Without constant learning and growth, the Conventional Thought Leader becomes a pale imitation of themself.
I can often tell someone’s work has become stale when they’re more of an advocate of an ideology than an explorer of what’s true. I can also tell that someone is losing vitality when I can predict everything they’re going to say based on what they’ve said in the past.
#3: Conventional Thought Leadership is not as fun
When we focus on the outcomes of thought leadership and minimize the value of enjoying the process, we make the process boring and mechanical.
The Conventional Thought Leader contrasts to what I call the Modern Thought Leader…
Introducing The Modern Thought Leader
SUMMARY 1. The Modern Thought Leader is a student first 2. The Modern Thought Leader is a doer second 3. The Modern Thought Leader is a teacher third
The Modern Thought Leader is a student first
As a student, their goals are to:
Explore their curiosity
Understand the truth of how something works at a fundamental level
Build upon a foundation of the best of what others have figured out
Find the holes in their existing thinking
Grow and develop as a person
The Modern Thought Leader is a doer second
They don’t just want to learn knowledge to scratch a random intellectual curiosity; they want to apply the knowledge to the world in order to create a positive outcome for themselves, for others, or for the planet. This process of application refines the knowledge in two ways:
Helps one understand what works in practice and what doesn’t.
Helps one understand the nuances of how it works in practice.
By applying what you learn, you have skin in the game. You aren’t recommending ideas to people whose consequences you’ll never see. When you apply ideas to your life, you reap the rewards of good ideas and the costs of bad ideas.
Steve Jobs brilliantly captures the importance of having skin in the game as a doer in this clip…
The Modern Thought Leader is a teacher third
From this foundation, students eventually learn rare and valuable knowledge that others would want to learn and might even pay for. In other words, the fodder for teaching comes from learning and then doing. Stated differently, a great teacher is also a master student.
From here, the student becomes the teacher, but in a very different way than our conventional model of teaching:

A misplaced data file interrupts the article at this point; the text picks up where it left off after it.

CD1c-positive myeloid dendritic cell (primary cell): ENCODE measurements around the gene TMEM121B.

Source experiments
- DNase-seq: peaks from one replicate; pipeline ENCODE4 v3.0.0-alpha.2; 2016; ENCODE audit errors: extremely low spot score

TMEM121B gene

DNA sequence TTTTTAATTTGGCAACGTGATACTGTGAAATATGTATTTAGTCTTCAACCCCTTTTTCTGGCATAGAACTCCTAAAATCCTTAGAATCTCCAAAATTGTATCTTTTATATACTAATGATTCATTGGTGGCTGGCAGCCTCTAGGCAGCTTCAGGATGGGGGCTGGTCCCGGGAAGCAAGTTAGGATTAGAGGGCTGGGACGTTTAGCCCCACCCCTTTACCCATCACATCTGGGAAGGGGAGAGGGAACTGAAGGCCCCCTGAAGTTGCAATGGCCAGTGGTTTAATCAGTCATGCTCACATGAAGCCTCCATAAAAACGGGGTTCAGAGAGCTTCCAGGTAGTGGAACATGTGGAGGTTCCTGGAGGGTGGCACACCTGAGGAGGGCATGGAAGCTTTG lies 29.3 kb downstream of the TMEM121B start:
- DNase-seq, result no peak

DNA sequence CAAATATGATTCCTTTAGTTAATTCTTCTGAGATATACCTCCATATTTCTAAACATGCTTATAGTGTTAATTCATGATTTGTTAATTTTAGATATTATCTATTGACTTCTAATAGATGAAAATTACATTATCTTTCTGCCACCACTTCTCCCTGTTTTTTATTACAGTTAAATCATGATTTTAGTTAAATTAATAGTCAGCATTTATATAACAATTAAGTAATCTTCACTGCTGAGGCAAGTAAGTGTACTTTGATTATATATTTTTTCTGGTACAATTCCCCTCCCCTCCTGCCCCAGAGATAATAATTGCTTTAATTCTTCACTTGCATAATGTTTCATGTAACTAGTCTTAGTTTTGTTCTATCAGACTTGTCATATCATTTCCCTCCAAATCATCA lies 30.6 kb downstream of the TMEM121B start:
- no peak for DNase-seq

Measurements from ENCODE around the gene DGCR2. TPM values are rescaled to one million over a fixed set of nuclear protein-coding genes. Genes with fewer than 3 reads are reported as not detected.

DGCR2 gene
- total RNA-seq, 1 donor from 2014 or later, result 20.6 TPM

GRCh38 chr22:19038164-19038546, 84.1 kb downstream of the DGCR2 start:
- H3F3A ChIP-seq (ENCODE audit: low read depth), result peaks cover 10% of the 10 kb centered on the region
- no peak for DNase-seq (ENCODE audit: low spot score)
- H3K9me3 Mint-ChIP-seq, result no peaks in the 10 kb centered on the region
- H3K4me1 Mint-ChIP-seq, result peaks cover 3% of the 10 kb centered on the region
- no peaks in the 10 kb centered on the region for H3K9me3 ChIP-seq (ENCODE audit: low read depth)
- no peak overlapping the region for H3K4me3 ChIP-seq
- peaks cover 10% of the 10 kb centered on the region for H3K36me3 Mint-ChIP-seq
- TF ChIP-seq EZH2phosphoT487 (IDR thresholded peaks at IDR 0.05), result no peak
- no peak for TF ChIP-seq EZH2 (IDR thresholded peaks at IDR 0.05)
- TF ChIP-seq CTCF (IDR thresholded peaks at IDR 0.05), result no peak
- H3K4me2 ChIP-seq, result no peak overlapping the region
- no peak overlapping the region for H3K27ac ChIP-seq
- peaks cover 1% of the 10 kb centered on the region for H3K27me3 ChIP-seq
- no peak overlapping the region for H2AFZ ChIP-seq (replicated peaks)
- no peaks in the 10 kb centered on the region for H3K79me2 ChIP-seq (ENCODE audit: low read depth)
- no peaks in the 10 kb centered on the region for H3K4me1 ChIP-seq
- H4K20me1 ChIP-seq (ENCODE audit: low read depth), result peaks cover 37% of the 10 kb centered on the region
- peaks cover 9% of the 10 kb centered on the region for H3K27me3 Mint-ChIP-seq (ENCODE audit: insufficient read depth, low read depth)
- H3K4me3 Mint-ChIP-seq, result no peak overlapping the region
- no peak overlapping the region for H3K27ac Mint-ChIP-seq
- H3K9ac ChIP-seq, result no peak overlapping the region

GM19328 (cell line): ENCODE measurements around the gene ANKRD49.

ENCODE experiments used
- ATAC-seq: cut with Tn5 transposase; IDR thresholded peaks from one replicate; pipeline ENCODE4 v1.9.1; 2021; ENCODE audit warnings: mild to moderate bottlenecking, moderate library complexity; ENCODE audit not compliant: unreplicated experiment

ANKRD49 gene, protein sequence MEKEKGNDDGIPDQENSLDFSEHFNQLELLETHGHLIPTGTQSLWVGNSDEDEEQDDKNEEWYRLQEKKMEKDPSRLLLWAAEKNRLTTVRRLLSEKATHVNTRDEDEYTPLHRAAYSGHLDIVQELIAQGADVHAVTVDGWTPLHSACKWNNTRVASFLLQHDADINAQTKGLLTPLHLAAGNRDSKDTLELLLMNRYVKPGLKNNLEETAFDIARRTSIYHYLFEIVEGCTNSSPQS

The teacher learns with the student. Every time a teacher revisits a topic is an opportunity to relearn it at a deeper level (see Explanation Effect). This happens in the same way that we never walk in the same river twice or that when we reread something years later, we get something new, because we are a different person.
The goal is not just transmitting knowledge, it’s transmitting passion. When we share our passion for a topic, we give students the fuel they need to learn on their own.
The Modern Thought Leader builds on a foundation of learning and doing:
The Conventional Thought Leader inverts the pyramid and does not build on a solid long-term foundation:
Granted, marketing is arguably the most important skill if your goal is short-term money. And marketing is a fundamental skill overall. It’s just not foundational for thought leadership any more than self-promotion is foundational to leadership in general.
Bottom Line: When you take a money- and prestige-first approach to thought leadership, you risk becoming dogmatic, losing relevance, and having to fight harder for attention in the long run, because you’re failing to grow the skills and knowledge that would keep you on the cutting edge of your field. The Modern Thought Leader’s learning-first approach makes it possible to keep generating new insights and applications that add to your existing body of knowledge, ensuring that you’ll always have something new, rare, and valuable to share with your audience. The learning-first approach helps you stay ahead of the pack, giving you longevity as a thought leader.
The Benefits Of Being A Modern Thought Leader
SUMMARY 1. More fun 2. Deeper learning 3. More impact 4. More success
On the one hand, being a Modern Thought Leader is a longer and more windy road. It’s hard to predict where curiosity will take you. And, to build up expertise takes a long time. But, ultimately, I think it’s better in almost every other way:
It’s more fun to both learn and teach.
You learn more deeply upfront and even more deeply as you teach. Thus, you get a foundational understanding of your topic that you can use for the rest of your life.
You make more of an impact. Because the things you teach are more true and useful. Furthermore, people appreciate your passion and authenticity. You don’t just transmit ideas, you transmit wonder
You are ultimately more successful. I would argue that the top people in their fields are often driven by Infinite Devotion in the form of curiosity, passion, flow, constant improvement, purpose, and wonder.
For me, the epitome of a modern thought leader is physicist Richard Feynman who embodies the following qualities…
Nobel Laureate Richard Feynman Is The Ultimate Modern Thought Leader
Feynman embodies the following Modern Thought Leader qualities... 1. Understand and then question conventional wisdom 2. Don’t do it all for the honors 3. Don’t just memorize formulas and names 4. Find unique perspectives 5. Understand that knowledge is deep (hierarchal) 6. Go past the edges of what is known 7. Don’t see boundaries between fields in the same way
Imagine learning about fire.
On the surface, it doesn’t sound that interesting. Right?
Then, watch this four-minute video clip of Feynman explaining what a fire actually is:
This clip is a masterclass:
Feynman is able to get to the core of what a fire is beyond repeating a formula
He translates his understanding into simple, concrete terms he illustrates with his hands
He’s able to explain a fire in the context of the larger system in which it appears (soil, moisture, sun)
He transmits his wonder and curiosity
This clip and Feynman, in general, embody the energy, mindset, impact, sensibility, and ultimately, the success that’s available for Modern Thought Leaders.
In a few other clips I’ve collected I dive deeper into the nuances of how Feynman thinks differently…
#1: Modern Thought Leaders understand and then question conventional wisdom
With true expertise in their topic combined with a questioning mindset, the thought leader challenges the conventional wisdom of things that everyone thinks or does because that’s how it has always been done…